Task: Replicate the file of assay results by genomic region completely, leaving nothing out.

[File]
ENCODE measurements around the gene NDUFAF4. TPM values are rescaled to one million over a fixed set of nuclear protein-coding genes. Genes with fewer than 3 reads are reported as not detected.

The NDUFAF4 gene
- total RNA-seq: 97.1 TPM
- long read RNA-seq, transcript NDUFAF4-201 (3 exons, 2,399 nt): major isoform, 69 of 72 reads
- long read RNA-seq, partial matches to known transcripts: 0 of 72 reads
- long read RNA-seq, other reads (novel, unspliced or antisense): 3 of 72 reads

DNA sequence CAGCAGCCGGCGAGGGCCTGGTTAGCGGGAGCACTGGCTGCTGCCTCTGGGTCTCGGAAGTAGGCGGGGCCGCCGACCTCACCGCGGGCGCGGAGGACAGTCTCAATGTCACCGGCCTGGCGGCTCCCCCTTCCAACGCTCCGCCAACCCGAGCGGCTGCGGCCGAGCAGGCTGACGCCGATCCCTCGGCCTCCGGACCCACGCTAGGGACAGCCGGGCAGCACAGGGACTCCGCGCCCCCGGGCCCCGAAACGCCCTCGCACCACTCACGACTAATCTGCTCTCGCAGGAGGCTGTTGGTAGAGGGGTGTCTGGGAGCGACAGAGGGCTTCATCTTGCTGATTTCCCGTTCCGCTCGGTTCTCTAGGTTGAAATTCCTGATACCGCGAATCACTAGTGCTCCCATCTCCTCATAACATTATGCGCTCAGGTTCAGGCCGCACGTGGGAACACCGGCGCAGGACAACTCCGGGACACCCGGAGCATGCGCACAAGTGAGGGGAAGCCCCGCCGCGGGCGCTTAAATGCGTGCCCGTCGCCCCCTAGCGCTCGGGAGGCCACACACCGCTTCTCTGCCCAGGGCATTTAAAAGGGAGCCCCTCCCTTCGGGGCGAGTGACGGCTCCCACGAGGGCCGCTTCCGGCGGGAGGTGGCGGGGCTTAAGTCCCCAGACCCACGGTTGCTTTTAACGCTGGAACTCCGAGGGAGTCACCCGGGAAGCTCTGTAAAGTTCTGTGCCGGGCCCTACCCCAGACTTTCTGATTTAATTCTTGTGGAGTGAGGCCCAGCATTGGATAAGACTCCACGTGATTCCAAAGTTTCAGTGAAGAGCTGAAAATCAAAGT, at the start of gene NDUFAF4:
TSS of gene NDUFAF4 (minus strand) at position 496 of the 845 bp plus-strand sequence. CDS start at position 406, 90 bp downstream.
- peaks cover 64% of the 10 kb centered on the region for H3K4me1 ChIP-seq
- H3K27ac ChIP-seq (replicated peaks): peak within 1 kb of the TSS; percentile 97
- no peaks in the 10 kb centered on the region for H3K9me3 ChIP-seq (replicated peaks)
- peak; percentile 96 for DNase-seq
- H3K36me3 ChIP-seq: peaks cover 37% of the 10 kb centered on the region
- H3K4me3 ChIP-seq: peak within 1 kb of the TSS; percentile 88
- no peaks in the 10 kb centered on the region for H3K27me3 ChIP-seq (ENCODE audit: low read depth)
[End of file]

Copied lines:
ENCODE measurements around the gene NDUFAF4. TPM values are rescaled to one million over a fixed set of nuclear protein-coding genes. Genes with fewer than 3 reads are reported as not detected.

The NDUFAF4 gene
- total RNA-seq: 97.1 TPM
- long read RNA-seq, transcript NDUFAF4-201 (3 exons, 2,399 nt): major isoform, 69 of 72 reads
- long read RNA-seq, partial matches to known transcripts: 0 of 72 reads
- long read RNA-seq, other reads (novel, unspliced or antisense): 3 of 72 reads

DNA sequence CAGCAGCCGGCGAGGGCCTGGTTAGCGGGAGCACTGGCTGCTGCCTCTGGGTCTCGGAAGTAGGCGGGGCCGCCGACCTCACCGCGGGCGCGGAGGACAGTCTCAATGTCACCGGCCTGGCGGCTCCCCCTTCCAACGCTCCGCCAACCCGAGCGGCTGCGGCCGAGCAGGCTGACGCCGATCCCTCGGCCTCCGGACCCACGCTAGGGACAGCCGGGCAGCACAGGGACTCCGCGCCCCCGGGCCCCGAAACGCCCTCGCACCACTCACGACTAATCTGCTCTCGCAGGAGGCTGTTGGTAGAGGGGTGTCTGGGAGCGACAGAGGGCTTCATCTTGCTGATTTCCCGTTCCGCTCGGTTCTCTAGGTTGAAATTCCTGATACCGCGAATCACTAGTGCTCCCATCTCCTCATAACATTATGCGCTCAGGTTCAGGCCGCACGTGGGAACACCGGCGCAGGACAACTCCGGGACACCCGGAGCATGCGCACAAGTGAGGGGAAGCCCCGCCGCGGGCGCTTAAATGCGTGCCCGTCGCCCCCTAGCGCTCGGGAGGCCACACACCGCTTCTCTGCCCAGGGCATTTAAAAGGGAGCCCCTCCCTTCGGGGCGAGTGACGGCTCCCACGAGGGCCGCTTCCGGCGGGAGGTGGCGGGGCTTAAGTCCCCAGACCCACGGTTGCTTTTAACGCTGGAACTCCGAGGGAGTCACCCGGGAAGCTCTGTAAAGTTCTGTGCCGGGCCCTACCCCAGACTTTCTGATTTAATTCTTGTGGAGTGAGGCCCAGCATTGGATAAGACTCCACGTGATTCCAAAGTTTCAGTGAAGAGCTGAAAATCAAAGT, at the start of gene NDUFAF4:
TSS of gene NDUFAF4 (minus strand) at position 496 of the 845 bp plus-strand sequence. CDS start at position 406, 90 bp downstream.
- peaks cover 64% of the 10 kb centered on the region for H3K4me1 ChIP-seq
- H3K27ac ChIP-seq (replicated peaks): peak within 1 kb of the TSS; percentile 97
- no peaks in the 10 kb centered on the region for H3K9me3 ChIP-seq (replicated peaks)
- peak; percentile 96 for DNase-seq
- H3K36me3 ChIP-seq: peaks cover 37% of the 10 kb centered on the region
- H3K4me3 ChIP-seq: peak within 1 kb of the TSS; percentile 88
- no peaks in the 10 kb centered on the region for H3K27me3 ChIP-seq (ENCODE audit: low read depth)